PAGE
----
With her inactivity and a 10-4 record, it is difficult to gauge what Pena has, or not. Coming off the back of two defeats in inferior promotions, it beggars belief as to how she got onto the Ultimate Fighter in the first place, never mind win it.
But win the competition she did, in thrilling fashion, with her rear-naked choke finish of veteran and top-ten ranked Shayna Baszler considered the biggest upset of the season on the way to her final demolishing of Rakoczy.
Only topped twice in the UFC, those defeats have come to elite competition in Shevchenko, herself challenging Nunes in the GOAT conversation, and De Randamie who took Nunes all five rounds to the cards in one of her most grueling fights in recent memory while rocked in the second.
"I feel like a lot of people are sleeping on me and they think I'm a sacrificial lamb but I definitely think that, you know, I know that I'm definitely not and everyone loves an underdog," Pena insisted to TMZ.
There are accusations that Pena has merely earned her title shot by trash talking, claiming that Nunes has been "ducking" her until White finally forced them to meet to settle a grudge.
Breaking character from the smiley, laid-back individual typical of her home state of Bahia in the northeast of Brazil, Nunes is clearly riled this time and this could work to her foe's advantage if her plan is to merely go out and knock Pena's head off.
"I’m always focusing and I know I have 25 minutes to finish her. I just have to take my time and pick the shots at the right times and finish the fight. No matter what she shows up with Saturday night, I’m going to have the answers and I will finish her," Nunes has vowed to counter such assumptions.
Pena has cited her wrestling as giving her the edge over Nunes, who she perceives to be weak on the ground, and said that the clash is a "perfect style match-up".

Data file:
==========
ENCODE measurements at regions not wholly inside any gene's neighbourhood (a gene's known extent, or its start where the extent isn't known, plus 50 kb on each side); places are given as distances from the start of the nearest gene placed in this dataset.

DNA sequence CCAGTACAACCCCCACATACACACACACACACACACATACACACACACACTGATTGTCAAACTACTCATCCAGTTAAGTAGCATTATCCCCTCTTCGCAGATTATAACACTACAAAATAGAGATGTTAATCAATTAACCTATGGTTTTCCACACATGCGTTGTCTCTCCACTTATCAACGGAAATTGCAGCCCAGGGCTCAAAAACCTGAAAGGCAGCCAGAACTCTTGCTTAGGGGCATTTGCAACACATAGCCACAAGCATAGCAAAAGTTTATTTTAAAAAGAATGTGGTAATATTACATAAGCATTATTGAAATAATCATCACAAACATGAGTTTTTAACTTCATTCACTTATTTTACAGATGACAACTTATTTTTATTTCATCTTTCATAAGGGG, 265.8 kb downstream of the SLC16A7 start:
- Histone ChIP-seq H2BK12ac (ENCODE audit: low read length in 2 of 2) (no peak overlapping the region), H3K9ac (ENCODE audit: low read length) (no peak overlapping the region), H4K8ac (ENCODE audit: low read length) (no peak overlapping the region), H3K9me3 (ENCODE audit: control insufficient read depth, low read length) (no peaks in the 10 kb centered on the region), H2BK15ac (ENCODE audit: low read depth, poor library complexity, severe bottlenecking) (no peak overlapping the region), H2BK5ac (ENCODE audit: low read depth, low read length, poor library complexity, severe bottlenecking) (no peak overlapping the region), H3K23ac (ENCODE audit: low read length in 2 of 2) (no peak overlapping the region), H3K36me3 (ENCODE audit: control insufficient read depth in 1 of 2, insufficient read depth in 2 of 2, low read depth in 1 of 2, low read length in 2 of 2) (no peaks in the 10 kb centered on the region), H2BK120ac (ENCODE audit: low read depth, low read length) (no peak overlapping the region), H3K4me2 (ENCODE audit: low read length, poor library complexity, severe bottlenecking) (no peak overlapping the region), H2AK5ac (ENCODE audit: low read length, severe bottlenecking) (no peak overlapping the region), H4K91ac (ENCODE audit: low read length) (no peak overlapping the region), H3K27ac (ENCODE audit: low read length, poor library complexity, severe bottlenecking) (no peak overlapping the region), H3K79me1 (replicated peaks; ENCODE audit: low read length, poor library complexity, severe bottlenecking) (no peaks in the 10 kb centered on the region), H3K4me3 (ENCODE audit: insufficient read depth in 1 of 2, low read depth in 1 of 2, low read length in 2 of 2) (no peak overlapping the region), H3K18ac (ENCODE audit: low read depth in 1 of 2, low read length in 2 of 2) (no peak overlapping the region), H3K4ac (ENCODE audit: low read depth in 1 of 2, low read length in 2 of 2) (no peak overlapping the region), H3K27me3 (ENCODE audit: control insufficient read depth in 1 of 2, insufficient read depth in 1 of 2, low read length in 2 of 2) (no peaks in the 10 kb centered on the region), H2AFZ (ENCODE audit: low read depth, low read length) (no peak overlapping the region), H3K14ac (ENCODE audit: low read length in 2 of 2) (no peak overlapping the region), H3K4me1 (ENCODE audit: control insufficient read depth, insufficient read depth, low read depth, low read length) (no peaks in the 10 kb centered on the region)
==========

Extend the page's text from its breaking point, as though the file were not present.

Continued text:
But to Yahoo Sports, Nunes has claimed that "nothing" concerns her about her opponent while the "delusional" insult came about from Pena having been finished on the mat herself in two of her last four outings.
"Everything about her game, I’ve seen before. I’ve beat the most tough girls many times, even her training partner, best friend. It’s the same style. When I see Miesha Tate fight, you see Julianna Pena fight. They’re pretty much the same fighter," Nunes claimed.
"Julianna has all the holes where I can finish her on the floor as well," Nunes also said at the press event.
"Germaine finished her. Germaine de Randamie is a striker and she finished Julianna Pena [on the ground]. I feel like my game is way above all those girls she fought.
"We’re going to see what’s going to happen. I just need a mistake from her. In striking, in the floor, whatever she brings up, I’m going to have the answers and I’m going to finish the fight," she guaranteed.
Bad blood aside, though, there is some mutual respect between the two. Pena admitted she is "inspired" by Nunes, to which Nunes conceded "she’s definitely a very good fighter" in return.
Yet as Pena quipped while they traded barbs this week, for all their bravado and predictions one of the women is "going to be dead wrong".
"We will see," she finished, perfectly setting up a fiery showdown on Saturday night.